Embracing Obsolescence

Free MP3 and Ogg Vorbis Software for Old Macs and the Classic Mac OS

- 2006.03.08

The concept of listening to music on your Mac isn't a new one - essentially any Mac with a CD drive can play audio CDs - and even the more recent fascination with newer digital music formats is several years into its course. Yet many people have designated the classic Mac platform as unsuitable for the task of audio jukebox, which is not an entirely accurate assessment.

True, pre-OS X versions of the Mac OS may be limited in their support for some recent codecs, particularly those which contain Digital Restrictions Management (DRM) software (thus no iTMS support or support for those service licensing Microsoft's Play4Sure), but all is not lost.

The classic Mac OS remains surprisingly capable in its support of non-DRM lossy audio formats. "Lossy" simply means the compression used trades off some audio quality in exchange for smaller files.

On the other end of the digital music spectrum are lossless codecs, such as Apple Lossless and FLAC. However, other than the common WAV and AIFF formats (audio CD format), there is zero support for common lossless codecs, even the open FLAC.

Furthermore, I'm going to discount the various RealPlayer and non-DRM Windows Media formats on account of the lackluster official playback software from RealNetworks and Microsoft and the paucity of support in alternative players.

MP3 and Ogg Vorbis

This leaves us with two remaining formats - the near ubiquitous MP3 and the open Ogg Vorbis.

If you need your digital music to be compatible with the widest range of hardware and software, MP3 is the safest choice. MP3 is a lossy format, but quality it certainly acceptable at higher bit rates, especially considering the much smaller files sizes granted by encoding your music. By choosing different bit rates you can further maximize file compression by encoding at a lower rate or make better quality files by encoding at a higher rate.

Variable bit rate (VBR) adds another wrinkle by allowing the bit rate to fluctuate higher or lower depending on the complexity of sound at any portion of the audio track. The average bit rate is calculated, giving the overall sound quality of the file.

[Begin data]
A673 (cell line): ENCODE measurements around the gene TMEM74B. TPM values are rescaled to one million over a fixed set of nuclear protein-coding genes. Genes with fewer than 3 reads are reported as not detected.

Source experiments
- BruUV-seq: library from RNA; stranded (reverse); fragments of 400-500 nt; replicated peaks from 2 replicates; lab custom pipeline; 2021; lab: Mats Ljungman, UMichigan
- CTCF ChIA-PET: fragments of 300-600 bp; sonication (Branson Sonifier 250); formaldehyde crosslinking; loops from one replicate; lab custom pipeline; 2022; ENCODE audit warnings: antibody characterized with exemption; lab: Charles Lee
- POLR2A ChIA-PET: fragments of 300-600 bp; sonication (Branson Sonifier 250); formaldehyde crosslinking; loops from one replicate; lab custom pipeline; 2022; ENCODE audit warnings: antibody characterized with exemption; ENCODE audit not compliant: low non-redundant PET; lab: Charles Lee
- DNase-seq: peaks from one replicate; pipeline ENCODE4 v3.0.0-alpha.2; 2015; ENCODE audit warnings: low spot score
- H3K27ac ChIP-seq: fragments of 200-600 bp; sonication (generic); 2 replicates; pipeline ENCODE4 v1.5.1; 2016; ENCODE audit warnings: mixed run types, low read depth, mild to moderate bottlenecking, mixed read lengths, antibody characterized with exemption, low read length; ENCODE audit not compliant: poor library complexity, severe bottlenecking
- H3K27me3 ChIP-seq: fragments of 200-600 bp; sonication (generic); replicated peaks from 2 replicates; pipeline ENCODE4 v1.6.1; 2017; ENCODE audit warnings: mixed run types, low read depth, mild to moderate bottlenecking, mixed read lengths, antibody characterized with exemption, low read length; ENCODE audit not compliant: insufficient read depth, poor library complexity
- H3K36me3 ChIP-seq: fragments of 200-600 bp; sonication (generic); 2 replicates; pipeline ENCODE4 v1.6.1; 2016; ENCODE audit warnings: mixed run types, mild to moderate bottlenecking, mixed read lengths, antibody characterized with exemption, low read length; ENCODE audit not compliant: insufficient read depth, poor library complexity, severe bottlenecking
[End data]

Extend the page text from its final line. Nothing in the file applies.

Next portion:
Another wrinkle is mp3PRO, which allows even better compression. This results in higher quality at lower bit rates, which means smaller file sizes. There's not much support for this codec, but non-mp3PRO players will play these files as normal MP3s, albeit without sounding as nice and lacking the added mp3PRO characteristics.

Free MP3 Software

MP3 Players

All the MP3 players listed have a few features in common. Notably, support for creating playlists (either through the application itself or via helper applications), recognition of ID3 tags (some provide more support than others), shuffle, repeat, and compatibility with VBR MP3s.

Air Whisper: A persistent window always on top ready for quick access, coupled with a skinnable interface and low system requirements make this player an interesting choice.

Aqueous: A lightweight, simple to use MP3 player. Can use WinAmp skins.

Audion: A jack of all trades. Supports many codecs other than MP3, including mp3PRO. Some of the included features as follows: set wake and sleep timers, encode music, stream music, listen to streaming audio, and many more functions. Is skinnable with the ability to download or create many different faces.

Cabrio: Another basic player with modest system requirements. Skinnable and has sleep timer.

iTunes 2: Similar to Audion, but does not support quite as many features, nor codecs.

MP3 Strip 1.5: Very similar to its sibling, Air Whisper, except it operates as a control strip module. Otherwise same basic feature set.

MpegDec: Another very simple player. Can play streaming MP3s and has 68k Mac support.

MP3 Encoders

Both Audion and iTunes supports VBR encoding and CDDB lookup, but Audion has more features overall, including support for the MP3 Pro codec along with the LAME MP3 codec.

Ogg Vorbis

Ogg Vorbis is similar to the MP3 codec in that it is a lossy format and has access to VBR encoding, but sound quality is often deemed to be superior. Whether this claim is true, Ogg Vorbis benefits from the fact it is a truly free codec. There aren't any licensing fees for building software to support this format.

Unfortunately, even with the openness of the codec, support is not nearly as universal as support for MP3. This fact is reflected in the relatively few applications supporting Ogg Vorbis encoding and playback.

Free Ogg Vorbis Software

Ogg Vorbis Players

Audion: See the MP3 player section for more information on Audion. The key here is support for Ogg Vorbis decoding.

JustOgg: Essentially a twin to MpegDec, except JustOgg support Ogg Vorbis decoding.

Ogg Vorbis Encoders

Ogg Drop: The only Ogg Vorbis encoder freely available for the classic Mac platform.

MacAmp: The last versions of MacAmp ($10 shareware) has support for encoding Ogg Vorbis files, but MacAmp for the classic Mac OS hasn't been updated in five years.

Lastly, if superior sound quality is the goal, and hard drive space is not an issue, you could always use iTunes or Audion for playback and decoding of AIFF and WAV files.

I hope this article was able to serve as an adequate introduction into the world of digital music on the classic Mac OS. In my next article, we will proceed to step two, where we look at ways to actually get audio into our digital audio jukebox. Until then, feel free to start trying out some of the software I made mention of during step one. Although I certainly have my favorites, until we start getting into the details of setting up the jukebox, there is no need to get too specific. Better to let you experiment and enjoy the fun and frustrations of exploring each application. Until then, happy computing.

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